The final thought I want to offer is this: for many people the most lasting memory of Tony will be of kindness, patience and understanding combined with a lively wit and sense of humour.  That’s true most of all for Tony’s wife and daughters, and also for many more people who lived around him and in his ward and town, for many of the friends and political activists he supported, taught and encouraged, and for many of those who faced problems in life, not least as we got older.  Tony had a deep respect for others, not least those with whom he disagreed.  He showed great personal kindness and support for numerous friends and colleagues through his political life.  He never turned political disagreement into personal animosity.

A year after Tony’s death, this essay isn’t an obituary; we did that a year ago.  As Tony would much prefer, it’s an attempt to build on the knowledge and experience of his life to think about where we, including his Party, go next.  I would like to hear from anybody who wants to help in that task, preferably with some ideas about how we set about it.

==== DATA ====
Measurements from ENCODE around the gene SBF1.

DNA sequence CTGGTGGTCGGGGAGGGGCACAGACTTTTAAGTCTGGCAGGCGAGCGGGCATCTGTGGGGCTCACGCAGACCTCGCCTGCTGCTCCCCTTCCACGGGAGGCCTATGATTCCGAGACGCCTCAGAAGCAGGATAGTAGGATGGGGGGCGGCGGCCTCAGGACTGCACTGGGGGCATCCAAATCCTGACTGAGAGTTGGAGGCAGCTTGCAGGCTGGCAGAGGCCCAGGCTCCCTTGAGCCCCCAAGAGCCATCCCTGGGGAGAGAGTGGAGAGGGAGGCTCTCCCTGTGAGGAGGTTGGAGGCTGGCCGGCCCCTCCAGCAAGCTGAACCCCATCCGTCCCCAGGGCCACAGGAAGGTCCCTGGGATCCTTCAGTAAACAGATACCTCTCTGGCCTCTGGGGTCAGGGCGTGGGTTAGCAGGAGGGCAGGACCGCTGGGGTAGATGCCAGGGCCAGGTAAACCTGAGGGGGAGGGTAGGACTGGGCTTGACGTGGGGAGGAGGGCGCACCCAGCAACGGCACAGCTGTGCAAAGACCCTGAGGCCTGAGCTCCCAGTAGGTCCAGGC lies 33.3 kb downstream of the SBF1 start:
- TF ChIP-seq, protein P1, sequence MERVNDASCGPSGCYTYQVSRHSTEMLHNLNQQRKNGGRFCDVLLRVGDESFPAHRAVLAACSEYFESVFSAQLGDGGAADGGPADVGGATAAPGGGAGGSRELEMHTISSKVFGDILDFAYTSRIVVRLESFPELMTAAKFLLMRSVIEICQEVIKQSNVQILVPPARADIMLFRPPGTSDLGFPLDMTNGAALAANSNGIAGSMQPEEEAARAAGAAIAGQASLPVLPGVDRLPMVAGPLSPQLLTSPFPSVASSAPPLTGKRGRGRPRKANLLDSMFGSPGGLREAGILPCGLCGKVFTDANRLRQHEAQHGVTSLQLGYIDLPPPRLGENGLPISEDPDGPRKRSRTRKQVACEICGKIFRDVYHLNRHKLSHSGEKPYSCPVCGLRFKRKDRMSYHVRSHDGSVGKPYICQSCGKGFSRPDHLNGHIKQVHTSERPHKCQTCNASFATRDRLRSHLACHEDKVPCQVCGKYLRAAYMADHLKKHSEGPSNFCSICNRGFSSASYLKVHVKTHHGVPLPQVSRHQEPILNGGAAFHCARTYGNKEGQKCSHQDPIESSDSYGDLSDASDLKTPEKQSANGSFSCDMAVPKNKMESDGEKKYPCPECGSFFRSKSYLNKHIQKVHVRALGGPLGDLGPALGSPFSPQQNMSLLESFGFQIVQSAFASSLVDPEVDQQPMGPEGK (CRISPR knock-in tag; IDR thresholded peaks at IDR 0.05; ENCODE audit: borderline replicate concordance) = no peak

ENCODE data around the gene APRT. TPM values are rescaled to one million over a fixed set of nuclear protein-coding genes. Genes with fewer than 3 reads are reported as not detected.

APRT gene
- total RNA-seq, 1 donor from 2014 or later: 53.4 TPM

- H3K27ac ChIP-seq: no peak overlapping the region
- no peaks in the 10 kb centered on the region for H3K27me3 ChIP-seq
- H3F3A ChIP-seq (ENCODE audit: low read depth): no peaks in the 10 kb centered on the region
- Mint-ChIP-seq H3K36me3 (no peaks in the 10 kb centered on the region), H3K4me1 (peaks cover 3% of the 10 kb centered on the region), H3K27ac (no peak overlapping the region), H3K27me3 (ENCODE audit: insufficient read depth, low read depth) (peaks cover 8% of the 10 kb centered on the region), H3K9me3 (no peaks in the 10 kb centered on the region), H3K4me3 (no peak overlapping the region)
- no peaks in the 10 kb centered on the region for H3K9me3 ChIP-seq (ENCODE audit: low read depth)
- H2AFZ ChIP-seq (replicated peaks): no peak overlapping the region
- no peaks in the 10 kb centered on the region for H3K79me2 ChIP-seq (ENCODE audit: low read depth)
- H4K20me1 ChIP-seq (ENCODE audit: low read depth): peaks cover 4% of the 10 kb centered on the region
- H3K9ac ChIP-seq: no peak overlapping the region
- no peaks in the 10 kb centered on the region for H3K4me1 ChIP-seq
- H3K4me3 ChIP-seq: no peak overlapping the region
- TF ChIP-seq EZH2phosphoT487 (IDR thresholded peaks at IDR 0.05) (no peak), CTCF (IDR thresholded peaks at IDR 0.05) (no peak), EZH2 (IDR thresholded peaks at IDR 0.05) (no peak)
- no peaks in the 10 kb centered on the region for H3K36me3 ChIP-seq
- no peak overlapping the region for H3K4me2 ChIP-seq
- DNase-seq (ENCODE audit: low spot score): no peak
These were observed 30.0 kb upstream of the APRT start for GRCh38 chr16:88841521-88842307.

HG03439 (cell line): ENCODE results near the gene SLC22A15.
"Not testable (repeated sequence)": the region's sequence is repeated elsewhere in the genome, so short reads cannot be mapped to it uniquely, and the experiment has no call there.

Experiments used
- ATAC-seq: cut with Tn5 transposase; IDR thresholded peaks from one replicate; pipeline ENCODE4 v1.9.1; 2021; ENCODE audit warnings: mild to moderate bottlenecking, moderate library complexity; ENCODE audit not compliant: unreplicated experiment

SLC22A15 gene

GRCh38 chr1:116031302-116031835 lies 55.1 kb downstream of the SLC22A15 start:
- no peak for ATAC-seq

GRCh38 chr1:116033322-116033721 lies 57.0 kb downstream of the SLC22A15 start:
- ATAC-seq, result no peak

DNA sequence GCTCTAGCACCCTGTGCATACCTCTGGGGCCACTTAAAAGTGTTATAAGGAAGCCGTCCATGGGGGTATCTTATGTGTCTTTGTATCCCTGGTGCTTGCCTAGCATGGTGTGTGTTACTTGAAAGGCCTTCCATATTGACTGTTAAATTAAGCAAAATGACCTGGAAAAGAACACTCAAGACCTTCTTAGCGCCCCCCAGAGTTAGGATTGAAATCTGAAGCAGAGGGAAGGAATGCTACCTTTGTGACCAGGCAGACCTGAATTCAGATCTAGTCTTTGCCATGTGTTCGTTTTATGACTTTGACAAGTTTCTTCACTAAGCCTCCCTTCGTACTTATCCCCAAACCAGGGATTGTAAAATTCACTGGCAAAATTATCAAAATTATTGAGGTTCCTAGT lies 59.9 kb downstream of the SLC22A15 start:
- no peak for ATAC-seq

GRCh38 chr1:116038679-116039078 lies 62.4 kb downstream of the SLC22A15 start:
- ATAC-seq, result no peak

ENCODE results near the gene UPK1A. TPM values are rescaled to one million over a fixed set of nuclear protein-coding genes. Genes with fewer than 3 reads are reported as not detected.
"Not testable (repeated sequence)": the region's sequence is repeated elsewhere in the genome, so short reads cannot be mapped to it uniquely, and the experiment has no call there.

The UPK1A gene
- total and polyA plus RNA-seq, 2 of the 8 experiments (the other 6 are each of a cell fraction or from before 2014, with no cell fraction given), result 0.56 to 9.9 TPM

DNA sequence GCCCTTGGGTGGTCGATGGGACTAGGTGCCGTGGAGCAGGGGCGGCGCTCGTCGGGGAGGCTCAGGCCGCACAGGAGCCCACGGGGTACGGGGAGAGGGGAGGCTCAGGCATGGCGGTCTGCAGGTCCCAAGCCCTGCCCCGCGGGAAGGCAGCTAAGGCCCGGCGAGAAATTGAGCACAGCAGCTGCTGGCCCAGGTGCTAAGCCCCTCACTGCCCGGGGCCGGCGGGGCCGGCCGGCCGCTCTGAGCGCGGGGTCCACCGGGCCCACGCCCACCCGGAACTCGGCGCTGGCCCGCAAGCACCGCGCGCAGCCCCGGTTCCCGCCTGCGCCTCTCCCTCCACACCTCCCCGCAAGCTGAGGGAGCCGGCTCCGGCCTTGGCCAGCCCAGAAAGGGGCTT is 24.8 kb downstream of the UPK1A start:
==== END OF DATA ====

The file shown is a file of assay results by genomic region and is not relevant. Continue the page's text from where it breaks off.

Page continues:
Thanks to Tony’s family and others of Tony’s friends who contributed to these memories.

* Gordon Lishman is over 70 and has campaigned for older people and on issues concerned with ageing societies for about 50 years.  Nowadays, he does it with more feeling!

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13 Comments

  • Paul Thompson 23rd Mar '22 - 11:20am

    Thank you Gordon for your insightful article.

    I remember Tony very well and he certainly had an influence on me with the local activism leading to bigger things. Learned so much in those early ALC days and then ALDC and am convinced it helped develop the bedrock on which greater things were to come in St Albans though rather longer than we’d hoped. Thanks Tony for all your inspiration.